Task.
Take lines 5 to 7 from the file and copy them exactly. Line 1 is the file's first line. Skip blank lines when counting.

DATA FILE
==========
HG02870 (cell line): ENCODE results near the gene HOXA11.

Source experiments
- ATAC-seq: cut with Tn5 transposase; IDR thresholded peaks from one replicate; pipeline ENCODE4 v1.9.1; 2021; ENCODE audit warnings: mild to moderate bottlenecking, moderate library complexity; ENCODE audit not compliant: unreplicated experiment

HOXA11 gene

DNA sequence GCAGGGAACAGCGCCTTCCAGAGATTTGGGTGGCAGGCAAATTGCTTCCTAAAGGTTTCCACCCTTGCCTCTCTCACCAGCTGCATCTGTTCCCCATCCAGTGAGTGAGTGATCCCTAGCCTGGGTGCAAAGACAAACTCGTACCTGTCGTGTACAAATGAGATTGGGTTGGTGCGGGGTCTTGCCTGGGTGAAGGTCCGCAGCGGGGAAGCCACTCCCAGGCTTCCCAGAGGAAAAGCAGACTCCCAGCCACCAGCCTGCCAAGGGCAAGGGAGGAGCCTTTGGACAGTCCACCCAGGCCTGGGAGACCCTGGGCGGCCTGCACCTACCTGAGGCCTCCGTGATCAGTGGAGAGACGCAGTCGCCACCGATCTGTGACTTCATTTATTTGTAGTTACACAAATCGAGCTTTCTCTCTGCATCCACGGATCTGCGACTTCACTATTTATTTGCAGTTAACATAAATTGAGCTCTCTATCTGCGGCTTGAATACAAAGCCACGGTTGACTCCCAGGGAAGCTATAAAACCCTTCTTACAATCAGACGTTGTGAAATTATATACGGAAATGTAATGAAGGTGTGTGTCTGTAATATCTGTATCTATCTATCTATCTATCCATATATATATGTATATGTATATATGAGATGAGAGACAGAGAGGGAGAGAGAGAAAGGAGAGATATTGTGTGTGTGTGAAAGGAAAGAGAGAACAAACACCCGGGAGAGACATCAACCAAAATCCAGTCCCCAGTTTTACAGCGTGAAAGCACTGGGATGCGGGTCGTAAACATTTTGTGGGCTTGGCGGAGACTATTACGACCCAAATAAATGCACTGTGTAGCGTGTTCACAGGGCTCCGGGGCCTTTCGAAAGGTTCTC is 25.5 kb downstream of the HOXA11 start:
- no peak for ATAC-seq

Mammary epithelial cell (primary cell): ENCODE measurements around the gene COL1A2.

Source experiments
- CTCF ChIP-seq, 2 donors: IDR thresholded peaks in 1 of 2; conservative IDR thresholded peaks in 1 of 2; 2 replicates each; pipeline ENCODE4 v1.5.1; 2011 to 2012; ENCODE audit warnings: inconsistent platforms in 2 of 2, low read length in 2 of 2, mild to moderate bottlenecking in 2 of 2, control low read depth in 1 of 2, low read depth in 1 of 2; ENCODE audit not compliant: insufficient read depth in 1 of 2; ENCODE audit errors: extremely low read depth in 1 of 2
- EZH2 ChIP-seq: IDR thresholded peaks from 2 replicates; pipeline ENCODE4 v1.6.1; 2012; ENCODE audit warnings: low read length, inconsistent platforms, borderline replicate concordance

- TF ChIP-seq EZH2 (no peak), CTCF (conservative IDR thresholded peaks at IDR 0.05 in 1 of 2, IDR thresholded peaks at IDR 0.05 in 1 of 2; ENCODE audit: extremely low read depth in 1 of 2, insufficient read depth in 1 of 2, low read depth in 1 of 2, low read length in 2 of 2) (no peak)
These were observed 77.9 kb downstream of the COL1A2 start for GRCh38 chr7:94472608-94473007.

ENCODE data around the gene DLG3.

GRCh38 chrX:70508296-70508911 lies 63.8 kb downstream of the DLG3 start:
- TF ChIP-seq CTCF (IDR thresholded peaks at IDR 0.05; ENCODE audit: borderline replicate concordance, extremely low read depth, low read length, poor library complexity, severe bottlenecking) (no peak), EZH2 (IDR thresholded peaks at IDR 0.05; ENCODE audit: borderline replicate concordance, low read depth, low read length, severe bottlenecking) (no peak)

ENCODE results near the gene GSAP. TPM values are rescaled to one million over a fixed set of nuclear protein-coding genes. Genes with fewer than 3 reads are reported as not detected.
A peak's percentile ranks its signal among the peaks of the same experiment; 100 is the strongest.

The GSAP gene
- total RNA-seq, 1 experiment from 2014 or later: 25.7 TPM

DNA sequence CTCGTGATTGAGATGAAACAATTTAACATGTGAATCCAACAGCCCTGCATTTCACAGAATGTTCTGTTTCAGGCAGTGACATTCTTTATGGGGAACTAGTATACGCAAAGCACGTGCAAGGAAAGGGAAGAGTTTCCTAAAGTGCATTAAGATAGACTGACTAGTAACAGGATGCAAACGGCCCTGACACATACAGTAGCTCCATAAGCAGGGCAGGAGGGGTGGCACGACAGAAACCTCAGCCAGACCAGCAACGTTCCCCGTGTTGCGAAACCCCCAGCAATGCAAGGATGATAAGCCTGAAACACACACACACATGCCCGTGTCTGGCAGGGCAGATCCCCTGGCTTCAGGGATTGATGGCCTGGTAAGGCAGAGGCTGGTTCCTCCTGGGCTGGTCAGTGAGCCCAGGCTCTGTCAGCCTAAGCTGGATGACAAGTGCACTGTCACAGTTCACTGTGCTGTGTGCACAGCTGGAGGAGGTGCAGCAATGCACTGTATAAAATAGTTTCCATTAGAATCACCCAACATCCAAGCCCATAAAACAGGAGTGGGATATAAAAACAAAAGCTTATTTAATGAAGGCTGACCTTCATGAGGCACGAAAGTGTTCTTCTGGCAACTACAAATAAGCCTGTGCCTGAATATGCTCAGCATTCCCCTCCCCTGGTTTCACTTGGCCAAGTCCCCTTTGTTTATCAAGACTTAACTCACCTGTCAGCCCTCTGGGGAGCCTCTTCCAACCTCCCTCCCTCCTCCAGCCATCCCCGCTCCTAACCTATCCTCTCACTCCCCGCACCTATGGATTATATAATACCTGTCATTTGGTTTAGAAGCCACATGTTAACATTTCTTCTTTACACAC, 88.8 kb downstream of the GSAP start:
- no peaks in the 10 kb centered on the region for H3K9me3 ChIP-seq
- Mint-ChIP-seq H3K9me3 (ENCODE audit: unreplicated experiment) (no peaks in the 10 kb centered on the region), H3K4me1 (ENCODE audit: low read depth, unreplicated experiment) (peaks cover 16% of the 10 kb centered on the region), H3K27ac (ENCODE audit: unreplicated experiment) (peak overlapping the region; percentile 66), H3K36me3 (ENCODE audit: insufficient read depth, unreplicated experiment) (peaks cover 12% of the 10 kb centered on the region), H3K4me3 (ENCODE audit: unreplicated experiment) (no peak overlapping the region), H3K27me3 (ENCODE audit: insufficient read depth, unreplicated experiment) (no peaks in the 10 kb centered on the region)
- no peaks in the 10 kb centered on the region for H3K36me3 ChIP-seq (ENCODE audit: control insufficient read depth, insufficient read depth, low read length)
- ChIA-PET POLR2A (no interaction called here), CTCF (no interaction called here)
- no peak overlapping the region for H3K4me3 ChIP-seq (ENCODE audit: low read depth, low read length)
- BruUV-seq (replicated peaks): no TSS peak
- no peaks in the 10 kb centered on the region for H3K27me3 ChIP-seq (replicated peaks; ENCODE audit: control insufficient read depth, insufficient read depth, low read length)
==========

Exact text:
DNA sequence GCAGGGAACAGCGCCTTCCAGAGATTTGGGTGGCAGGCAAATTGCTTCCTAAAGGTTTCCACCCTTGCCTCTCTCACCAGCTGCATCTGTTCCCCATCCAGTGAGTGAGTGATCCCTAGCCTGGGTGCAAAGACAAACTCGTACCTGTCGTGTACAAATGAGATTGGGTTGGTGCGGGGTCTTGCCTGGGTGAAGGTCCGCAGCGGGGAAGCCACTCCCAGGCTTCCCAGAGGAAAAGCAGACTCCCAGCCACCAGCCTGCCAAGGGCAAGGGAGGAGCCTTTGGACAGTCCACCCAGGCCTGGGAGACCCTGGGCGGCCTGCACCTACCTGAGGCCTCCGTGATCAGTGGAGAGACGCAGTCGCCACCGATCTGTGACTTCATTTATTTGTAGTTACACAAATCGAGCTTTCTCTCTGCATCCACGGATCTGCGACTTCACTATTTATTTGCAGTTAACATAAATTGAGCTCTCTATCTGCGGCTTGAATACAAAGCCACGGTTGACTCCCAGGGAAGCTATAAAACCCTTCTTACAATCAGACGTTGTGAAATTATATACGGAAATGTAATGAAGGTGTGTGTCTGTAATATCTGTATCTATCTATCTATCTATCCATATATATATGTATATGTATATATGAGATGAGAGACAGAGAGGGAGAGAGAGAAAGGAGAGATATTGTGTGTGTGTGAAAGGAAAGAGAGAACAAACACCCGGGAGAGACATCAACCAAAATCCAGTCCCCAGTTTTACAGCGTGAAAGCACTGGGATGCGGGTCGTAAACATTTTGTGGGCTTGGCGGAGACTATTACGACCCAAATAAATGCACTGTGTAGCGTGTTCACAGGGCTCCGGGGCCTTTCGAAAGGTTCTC is 25.5 kb downstream of the HOXA11 start:
- no peak for ATAC-seq

Mammary epithelial cell (primary cell): ENCODE measurements around the gene COL1A2.